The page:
To Halloween or Not To Halloween: That is the Question
Make no mistake: I grew up in a profoundly Christian home with two parents incredibly committed to raising their brood in the fear and admonition of the Lord. We never felt like we were selling out or compromising; Halloween just wasn’t a big deal. We enjoyed the fun of bobbing for apples in a friend’s barn, dressing up in wacky costumes, and eating way too much candy.
But then, I became a parent and things seemed to change. The innocence and silliness of the season began darkening, revealing more disturbed and violent sensations. Scarecrows turned to vampires. Ghosts turned to demons. Clown paint turned to oozing blood. Animals showed up tortured or missing. Death abounded. Evil lurked.
So here’s the question: Has the season actually changed...or have I? Probably both. As my children grew, I became increasingly troubled by the tone of this holiday, which I was seemingly supporting. I was personally confronted with a simple decision: In the precious few years I have to mold my children, do I want to spend even one day a year dancing with darkness?
It’s a quandary for parents. I appreciate the churches that throw those wonderful “Fall Festivals” for kids. Thanks to them, we have some adorable photos of our kids dressed up like Sylvester the Cat and a ladybug. I also applaud the home schooling groups that emphasize the “All Saints Day” aspect of the season by assigning papers on heroes of the faith. They’ve wisely chosen to follow Scripture’s direction that we “not be overcome by evil, but overcome evil with good.” (Romans 12:21)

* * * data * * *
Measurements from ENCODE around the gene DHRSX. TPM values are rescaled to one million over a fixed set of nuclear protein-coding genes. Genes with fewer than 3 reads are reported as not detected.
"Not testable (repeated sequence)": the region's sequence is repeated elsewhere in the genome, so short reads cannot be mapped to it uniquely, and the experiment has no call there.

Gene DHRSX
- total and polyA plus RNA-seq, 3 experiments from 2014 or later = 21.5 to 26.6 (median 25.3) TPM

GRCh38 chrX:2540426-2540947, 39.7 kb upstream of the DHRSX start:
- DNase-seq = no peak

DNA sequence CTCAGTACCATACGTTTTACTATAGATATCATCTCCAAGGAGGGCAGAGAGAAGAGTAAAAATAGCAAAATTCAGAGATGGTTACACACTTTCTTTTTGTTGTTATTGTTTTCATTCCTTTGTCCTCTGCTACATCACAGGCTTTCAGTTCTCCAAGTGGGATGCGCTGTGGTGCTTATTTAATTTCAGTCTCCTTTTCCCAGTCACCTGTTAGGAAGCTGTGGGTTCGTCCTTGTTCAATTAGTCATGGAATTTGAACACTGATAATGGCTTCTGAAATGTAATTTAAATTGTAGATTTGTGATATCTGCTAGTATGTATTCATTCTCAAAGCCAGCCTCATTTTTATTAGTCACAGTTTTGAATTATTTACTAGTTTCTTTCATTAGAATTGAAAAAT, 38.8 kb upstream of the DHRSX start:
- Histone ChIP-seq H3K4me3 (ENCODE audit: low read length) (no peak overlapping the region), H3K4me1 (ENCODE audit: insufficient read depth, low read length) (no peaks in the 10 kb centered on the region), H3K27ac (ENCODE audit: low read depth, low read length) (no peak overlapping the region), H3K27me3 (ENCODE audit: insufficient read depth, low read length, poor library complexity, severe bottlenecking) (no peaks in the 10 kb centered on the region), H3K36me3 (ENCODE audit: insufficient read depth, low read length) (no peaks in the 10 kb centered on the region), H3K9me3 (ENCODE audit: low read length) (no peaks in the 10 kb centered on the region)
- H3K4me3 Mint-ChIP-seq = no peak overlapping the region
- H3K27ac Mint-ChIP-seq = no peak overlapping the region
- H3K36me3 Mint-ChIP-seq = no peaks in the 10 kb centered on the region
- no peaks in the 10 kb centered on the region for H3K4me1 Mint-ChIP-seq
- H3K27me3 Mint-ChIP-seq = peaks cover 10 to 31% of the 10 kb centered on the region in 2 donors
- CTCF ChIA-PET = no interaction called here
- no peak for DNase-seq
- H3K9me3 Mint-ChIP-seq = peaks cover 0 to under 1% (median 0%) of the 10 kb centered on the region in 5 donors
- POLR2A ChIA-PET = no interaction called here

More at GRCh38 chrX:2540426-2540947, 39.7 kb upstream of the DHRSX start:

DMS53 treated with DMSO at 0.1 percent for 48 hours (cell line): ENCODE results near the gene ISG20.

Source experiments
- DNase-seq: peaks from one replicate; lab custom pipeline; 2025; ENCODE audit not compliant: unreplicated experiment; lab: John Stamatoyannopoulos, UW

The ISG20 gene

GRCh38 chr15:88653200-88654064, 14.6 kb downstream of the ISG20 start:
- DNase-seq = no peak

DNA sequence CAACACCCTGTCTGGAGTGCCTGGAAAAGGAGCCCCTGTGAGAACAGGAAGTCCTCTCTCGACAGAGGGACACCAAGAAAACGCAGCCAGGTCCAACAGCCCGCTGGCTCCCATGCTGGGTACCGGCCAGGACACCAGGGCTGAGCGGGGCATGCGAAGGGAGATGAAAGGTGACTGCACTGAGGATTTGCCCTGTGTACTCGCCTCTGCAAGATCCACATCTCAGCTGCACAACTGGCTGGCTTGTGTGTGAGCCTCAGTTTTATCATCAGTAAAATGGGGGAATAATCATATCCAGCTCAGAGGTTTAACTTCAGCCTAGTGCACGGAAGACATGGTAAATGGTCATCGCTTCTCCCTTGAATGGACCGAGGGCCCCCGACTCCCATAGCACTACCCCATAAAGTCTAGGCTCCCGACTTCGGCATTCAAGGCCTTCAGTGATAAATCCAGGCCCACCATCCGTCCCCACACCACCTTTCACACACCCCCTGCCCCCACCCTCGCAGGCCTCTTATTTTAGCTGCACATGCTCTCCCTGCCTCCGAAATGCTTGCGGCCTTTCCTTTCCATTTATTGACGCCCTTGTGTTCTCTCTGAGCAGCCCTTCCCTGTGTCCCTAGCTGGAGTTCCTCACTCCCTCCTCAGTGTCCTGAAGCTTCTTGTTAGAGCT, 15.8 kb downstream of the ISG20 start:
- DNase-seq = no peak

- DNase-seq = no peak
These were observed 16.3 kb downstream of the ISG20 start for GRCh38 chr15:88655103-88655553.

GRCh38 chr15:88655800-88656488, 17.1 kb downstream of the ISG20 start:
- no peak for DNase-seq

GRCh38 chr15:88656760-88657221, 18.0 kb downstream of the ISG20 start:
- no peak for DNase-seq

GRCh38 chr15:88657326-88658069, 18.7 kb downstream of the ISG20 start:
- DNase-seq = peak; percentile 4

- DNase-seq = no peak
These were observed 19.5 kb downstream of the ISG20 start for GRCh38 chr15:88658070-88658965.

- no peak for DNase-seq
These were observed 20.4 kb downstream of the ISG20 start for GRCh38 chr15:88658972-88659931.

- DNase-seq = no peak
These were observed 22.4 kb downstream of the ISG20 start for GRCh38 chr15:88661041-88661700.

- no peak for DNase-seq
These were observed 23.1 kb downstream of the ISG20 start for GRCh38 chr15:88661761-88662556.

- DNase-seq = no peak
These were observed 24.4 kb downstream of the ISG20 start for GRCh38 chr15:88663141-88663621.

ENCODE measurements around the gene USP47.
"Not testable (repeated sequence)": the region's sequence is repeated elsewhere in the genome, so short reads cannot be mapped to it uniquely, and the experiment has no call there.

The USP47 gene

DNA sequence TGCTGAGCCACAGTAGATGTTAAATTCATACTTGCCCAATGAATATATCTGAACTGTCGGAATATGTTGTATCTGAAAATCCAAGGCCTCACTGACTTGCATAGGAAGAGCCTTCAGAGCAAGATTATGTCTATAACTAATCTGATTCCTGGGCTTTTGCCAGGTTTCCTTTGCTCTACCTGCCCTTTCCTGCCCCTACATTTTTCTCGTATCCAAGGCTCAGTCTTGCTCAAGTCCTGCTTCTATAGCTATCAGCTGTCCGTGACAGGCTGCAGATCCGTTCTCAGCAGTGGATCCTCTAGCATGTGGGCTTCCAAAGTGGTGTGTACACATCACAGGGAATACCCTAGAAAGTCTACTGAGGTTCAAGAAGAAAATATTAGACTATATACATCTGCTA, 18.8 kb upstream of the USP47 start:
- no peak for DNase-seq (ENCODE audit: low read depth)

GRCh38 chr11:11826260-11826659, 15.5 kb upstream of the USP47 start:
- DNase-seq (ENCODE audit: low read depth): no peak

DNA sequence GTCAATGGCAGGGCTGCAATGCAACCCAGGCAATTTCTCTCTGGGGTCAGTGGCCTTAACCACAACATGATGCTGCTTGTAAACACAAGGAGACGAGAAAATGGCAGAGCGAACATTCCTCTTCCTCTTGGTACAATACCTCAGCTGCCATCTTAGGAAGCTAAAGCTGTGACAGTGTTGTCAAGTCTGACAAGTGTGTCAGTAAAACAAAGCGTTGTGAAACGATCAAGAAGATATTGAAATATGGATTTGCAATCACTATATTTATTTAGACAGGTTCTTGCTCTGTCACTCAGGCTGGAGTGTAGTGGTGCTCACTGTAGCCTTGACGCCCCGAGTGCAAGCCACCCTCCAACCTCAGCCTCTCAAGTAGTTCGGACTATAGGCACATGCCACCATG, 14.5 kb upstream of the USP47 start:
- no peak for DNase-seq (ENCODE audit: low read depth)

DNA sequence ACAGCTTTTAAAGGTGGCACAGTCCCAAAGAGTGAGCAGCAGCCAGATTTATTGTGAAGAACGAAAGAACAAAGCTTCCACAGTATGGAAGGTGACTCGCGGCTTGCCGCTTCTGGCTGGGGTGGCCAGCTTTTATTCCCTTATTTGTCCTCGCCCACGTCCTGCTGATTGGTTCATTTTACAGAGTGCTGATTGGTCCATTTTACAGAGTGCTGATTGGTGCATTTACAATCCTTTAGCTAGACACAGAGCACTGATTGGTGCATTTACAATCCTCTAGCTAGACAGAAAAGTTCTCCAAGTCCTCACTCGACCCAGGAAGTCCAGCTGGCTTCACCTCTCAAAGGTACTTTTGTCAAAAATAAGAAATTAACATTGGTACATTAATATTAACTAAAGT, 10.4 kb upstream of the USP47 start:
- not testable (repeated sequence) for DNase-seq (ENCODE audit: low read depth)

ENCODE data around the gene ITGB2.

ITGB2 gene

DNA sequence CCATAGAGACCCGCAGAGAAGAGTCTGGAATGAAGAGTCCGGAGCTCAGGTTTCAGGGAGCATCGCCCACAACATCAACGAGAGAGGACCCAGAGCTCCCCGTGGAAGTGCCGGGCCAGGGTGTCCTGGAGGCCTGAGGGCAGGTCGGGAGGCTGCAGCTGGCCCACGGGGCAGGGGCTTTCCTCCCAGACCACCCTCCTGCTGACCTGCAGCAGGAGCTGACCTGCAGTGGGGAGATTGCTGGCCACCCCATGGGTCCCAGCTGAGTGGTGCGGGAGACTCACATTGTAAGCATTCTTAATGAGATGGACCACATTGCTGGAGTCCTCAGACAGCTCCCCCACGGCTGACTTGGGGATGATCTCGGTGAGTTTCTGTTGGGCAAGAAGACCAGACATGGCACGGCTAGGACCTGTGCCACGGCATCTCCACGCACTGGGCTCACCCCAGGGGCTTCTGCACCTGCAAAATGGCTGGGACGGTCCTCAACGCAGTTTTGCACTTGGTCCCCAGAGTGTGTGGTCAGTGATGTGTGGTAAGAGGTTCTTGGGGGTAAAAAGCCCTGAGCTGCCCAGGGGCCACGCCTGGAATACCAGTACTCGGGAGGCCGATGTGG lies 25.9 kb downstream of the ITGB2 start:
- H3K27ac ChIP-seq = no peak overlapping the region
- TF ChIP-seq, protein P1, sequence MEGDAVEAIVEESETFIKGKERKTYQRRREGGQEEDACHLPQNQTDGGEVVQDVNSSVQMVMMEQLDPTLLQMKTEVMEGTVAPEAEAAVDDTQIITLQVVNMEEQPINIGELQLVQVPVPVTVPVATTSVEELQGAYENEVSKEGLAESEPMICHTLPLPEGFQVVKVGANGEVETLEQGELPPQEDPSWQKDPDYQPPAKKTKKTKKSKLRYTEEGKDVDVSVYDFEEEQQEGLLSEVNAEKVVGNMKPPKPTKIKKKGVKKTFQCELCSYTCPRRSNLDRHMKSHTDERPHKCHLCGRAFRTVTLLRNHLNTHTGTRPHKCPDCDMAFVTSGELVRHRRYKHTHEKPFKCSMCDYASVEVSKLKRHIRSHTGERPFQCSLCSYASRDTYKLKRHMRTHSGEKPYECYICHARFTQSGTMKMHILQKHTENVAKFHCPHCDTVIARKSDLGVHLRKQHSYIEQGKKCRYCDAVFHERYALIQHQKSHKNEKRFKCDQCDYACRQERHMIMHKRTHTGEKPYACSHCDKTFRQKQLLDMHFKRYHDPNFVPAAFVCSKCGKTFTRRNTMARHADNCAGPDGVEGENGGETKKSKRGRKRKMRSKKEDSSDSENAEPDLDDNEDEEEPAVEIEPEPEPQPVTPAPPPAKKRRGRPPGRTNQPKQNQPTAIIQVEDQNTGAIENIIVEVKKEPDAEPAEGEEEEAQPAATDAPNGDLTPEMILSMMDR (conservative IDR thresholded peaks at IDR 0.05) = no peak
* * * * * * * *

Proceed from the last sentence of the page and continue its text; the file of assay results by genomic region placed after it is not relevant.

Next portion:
For me, it comes down to that foundational truth outlined in Ephesians 5:16. I intend to “be very careful, then, how (I) live—not as unwise but as wise, making the most of every opportunity, because the days are evil. Therefore do not be foolish, but understand what the Lord’s will is (Ephesians 5:15-17). For this reason, we've chosen a pretty limited course when it comes to participating in Halloween festivities.
I’m curious: How have you settled this issue in your home? What does your family do when October 31 rolls around on the calendar? I’d love to hear about it!
NOTE: If you’re interested in exploring this issue more, check out an intriguing approach outlined in the book Redeeming Halloween, authored by Kim Wier & Pam McCune.